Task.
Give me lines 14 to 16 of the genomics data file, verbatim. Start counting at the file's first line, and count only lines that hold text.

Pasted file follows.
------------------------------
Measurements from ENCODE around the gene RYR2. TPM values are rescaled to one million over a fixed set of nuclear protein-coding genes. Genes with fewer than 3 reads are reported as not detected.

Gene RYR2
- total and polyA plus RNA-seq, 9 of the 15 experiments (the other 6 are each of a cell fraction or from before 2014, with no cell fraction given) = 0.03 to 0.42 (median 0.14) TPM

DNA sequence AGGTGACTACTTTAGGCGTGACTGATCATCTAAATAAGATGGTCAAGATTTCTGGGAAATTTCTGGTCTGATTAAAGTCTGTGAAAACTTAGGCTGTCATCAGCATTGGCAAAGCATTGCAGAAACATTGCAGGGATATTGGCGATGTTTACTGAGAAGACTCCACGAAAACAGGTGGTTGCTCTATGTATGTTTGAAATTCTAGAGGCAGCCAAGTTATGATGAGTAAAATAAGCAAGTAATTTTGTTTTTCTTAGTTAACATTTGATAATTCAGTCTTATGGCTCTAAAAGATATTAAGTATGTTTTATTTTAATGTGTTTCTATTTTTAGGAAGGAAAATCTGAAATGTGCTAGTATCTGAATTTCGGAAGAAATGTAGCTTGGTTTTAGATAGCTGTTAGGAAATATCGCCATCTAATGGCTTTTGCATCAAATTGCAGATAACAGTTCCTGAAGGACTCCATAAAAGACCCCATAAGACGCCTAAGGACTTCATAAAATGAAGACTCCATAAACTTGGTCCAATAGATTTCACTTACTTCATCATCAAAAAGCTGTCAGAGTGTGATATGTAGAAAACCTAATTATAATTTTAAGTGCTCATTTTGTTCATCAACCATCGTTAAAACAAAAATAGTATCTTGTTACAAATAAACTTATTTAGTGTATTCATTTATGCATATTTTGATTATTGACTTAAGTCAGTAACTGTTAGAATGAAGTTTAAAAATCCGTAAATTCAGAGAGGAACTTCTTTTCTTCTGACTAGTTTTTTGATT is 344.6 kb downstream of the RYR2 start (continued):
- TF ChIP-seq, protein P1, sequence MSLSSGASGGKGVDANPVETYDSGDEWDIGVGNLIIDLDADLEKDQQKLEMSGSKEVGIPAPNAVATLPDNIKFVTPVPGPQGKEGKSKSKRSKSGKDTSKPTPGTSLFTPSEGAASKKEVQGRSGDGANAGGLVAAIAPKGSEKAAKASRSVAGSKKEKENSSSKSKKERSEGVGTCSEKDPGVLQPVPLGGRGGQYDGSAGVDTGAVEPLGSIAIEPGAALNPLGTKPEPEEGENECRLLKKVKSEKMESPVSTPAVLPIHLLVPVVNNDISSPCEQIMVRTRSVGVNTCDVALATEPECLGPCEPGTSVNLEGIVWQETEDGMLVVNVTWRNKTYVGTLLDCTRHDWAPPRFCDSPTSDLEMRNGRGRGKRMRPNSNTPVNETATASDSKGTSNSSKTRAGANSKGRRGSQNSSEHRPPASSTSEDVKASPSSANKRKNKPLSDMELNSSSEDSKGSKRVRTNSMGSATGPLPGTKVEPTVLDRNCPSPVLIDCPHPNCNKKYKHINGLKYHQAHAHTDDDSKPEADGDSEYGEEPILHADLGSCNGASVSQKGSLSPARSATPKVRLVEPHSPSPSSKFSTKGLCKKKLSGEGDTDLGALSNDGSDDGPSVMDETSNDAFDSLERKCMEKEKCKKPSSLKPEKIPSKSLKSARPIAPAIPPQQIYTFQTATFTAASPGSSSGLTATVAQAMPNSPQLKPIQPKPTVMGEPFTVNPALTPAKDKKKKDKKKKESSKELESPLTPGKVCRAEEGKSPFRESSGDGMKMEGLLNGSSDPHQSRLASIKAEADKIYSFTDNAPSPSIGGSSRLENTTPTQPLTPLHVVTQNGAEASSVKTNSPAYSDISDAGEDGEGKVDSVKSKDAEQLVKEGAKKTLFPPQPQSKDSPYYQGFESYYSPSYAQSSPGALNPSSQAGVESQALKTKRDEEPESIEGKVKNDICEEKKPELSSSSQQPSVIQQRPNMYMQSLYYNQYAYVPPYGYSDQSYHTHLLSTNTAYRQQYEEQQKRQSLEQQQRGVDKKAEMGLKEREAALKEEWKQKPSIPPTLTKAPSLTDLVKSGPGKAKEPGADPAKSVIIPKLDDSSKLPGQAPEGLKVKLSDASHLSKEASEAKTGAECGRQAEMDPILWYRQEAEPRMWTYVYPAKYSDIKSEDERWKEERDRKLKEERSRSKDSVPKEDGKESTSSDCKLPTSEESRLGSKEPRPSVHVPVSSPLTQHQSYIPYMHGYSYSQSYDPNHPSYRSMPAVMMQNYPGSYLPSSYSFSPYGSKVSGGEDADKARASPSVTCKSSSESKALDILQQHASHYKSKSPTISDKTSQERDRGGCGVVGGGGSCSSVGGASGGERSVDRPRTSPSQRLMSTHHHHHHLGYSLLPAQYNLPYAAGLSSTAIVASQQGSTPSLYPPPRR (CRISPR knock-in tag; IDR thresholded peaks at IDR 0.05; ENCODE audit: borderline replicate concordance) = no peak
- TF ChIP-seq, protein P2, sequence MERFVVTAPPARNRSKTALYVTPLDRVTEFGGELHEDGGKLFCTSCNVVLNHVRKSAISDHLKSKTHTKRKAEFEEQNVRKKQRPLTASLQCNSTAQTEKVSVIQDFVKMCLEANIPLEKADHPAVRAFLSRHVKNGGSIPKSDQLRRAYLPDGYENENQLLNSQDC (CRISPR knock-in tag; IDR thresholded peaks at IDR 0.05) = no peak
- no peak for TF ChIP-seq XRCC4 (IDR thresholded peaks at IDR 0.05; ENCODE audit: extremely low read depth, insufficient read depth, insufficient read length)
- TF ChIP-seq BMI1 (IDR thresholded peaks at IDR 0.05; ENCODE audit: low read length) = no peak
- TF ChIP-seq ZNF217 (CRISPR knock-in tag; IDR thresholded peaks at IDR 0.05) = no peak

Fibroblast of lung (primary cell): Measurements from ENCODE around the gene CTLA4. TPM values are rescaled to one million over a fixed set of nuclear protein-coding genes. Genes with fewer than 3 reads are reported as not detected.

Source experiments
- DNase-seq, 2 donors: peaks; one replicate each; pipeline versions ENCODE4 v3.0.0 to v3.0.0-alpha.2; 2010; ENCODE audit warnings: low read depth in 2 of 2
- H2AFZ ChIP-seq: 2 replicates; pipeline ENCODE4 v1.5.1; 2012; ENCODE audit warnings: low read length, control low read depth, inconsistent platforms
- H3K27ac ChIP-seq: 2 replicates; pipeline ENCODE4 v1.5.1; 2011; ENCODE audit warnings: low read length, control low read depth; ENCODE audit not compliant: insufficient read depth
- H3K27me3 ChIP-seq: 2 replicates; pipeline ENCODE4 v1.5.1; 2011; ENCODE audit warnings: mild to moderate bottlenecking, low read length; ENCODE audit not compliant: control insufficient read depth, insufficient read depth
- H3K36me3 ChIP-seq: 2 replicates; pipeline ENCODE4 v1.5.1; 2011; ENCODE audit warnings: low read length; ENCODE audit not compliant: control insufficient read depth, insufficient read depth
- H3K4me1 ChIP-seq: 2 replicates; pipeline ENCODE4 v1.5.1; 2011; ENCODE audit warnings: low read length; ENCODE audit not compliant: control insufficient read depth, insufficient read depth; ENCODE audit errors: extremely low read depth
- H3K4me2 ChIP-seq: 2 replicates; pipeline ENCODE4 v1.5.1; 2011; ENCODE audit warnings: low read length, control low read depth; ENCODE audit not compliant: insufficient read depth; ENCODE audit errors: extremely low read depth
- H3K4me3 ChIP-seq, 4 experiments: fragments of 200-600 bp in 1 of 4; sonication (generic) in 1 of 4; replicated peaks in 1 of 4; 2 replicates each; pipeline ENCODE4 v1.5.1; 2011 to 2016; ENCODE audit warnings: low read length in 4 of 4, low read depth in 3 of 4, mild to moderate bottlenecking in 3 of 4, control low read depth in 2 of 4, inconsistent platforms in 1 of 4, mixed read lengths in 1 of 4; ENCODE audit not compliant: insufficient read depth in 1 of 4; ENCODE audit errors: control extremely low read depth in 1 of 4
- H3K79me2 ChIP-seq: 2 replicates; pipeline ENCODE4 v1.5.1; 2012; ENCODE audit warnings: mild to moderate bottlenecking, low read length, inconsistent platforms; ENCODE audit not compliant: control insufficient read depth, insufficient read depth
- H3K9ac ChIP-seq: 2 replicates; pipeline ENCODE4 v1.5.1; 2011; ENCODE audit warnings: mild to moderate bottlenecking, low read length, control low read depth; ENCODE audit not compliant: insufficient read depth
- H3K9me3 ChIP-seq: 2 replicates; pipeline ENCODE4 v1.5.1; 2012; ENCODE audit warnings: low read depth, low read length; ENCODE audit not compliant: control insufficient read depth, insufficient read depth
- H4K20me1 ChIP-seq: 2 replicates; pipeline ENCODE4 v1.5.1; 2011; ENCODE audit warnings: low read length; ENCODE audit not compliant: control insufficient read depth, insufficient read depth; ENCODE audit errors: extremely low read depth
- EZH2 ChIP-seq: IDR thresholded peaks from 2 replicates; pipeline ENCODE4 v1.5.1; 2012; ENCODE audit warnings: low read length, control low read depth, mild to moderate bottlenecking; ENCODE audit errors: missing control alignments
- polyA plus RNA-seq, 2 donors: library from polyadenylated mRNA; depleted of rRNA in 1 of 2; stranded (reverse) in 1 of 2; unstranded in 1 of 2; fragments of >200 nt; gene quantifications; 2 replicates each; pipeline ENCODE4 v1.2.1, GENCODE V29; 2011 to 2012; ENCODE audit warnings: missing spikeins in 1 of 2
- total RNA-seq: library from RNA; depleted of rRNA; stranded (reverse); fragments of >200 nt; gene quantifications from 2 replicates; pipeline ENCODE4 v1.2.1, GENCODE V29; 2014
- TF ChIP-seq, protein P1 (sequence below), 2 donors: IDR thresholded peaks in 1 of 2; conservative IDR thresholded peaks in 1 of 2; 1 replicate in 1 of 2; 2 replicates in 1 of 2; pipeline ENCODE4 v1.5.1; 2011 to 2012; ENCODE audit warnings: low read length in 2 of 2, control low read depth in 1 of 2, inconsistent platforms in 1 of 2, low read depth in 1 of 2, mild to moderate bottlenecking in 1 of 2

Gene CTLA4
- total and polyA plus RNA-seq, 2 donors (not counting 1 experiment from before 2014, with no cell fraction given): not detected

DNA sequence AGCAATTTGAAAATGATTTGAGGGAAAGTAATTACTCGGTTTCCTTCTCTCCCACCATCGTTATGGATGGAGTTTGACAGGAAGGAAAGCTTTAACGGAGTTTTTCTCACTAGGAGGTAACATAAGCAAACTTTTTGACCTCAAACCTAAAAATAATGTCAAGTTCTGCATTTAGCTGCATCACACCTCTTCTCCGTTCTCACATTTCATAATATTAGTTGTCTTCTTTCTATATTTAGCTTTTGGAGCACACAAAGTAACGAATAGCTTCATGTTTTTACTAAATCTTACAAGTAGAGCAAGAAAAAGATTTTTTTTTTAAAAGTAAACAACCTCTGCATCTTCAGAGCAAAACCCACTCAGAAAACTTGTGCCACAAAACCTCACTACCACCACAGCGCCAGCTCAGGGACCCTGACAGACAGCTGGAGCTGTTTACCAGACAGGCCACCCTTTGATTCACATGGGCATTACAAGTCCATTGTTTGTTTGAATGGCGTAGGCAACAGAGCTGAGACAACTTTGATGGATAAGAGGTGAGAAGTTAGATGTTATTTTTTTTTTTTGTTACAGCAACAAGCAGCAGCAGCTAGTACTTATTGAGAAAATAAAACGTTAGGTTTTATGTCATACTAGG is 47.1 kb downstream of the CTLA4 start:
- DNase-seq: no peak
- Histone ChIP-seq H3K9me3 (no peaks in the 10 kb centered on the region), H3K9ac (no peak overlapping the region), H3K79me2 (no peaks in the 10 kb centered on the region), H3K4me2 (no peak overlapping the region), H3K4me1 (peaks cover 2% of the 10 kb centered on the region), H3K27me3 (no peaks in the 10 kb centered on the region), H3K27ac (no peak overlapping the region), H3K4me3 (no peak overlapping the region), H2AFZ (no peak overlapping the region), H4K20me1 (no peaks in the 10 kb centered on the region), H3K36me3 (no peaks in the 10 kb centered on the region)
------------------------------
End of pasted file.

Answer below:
- H3K27ac ChIP-seq: 2 replicates; pipeline ENCODE4 v1.5.1; 2011; ENCODE audit warnings: low read length, control low read depth; ENCODE audit not compliant: insufficient read depth
- H3K27me3 ChIP-seq: 2 replicates; pipeline ENCODE4 v1.5.1; 2011; ENCODE audit warnings: mild to moderate bottlenecking, low read length; ENCODE audit not compliant: control insufficient read depth, insufficient read depth
- H3K36me3 ChIP-seq: 2 replicates; pipeline ENCODE4 v1.5.1; 2011; ENCODE audit warnings: low read length; ENCODE audit not compliant: control insufficient read depth, insufficient read depth